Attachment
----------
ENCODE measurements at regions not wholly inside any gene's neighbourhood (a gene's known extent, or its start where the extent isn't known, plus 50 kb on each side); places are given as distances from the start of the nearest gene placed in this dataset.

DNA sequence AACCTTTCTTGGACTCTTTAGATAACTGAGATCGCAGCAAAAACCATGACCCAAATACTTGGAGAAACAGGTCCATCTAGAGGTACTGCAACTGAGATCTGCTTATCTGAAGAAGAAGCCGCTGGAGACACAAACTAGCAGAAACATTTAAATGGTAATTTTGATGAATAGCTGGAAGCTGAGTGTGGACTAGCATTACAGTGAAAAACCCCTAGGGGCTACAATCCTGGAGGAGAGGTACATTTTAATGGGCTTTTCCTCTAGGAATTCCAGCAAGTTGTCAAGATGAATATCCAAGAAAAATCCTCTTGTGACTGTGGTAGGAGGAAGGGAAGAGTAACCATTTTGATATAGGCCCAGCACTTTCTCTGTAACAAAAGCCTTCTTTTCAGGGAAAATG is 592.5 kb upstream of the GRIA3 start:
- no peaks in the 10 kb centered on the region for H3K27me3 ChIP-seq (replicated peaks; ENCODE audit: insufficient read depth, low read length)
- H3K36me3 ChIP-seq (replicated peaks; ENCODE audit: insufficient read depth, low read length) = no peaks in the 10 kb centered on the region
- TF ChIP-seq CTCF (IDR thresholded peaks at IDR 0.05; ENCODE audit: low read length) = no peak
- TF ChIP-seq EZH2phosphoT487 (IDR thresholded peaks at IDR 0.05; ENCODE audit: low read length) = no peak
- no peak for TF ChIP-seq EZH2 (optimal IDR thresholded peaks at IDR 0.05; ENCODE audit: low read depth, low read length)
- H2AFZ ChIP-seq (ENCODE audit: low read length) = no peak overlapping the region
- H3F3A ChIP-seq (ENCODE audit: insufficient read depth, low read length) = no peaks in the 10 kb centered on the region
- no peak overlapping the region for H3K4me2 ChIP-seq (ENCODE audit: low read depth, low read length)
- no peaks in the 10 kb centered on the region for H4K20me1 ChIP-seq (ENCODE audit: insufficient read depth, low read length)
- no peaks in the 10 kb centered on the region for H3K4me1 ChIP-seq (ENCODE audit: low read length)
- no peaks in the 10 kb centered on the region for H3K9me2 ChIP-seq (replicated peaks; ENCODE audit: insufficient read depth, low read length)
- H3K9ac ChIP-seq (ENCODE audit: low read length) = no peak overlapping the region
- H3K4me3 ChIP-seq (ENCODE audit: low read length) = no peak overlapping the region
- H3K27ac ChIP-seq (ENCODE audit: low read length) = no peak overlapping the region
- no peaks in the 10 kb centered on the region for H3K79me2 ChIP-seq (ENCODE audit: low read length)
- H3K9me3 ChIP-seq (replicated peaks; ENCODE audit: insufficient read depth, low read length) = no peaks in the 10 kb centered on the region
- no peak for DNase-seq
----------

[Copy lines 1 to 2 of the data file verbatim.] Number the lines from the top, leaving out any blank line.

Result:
ENCODE measurements at regions not wholly inside any gene's neighbourhood (a gene's known extent, or its start where the extent isn't known, plus 50 kb on each side); places are given as distances from the start of the nearest gene placed in this dataset.

DNA sequence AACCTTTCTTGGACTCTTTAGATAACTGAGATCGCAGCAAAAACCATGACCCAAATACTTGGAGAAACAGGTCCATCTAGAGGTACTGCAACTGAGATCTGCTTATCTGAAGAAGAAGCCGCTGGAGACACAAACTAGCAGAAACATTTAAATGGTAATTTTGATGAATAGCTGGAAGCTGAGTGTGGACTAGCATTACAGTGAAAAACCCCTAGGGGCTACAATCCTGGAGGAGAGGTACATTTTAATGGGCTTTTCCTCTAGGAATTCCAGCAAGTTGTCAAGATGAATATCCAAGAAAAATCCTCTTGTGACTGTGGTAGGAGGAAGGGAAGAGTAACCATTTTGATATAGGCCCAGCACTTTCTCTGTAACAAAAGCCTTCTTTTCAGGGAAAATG is 592.5 kb upstream of the GRIA3 start: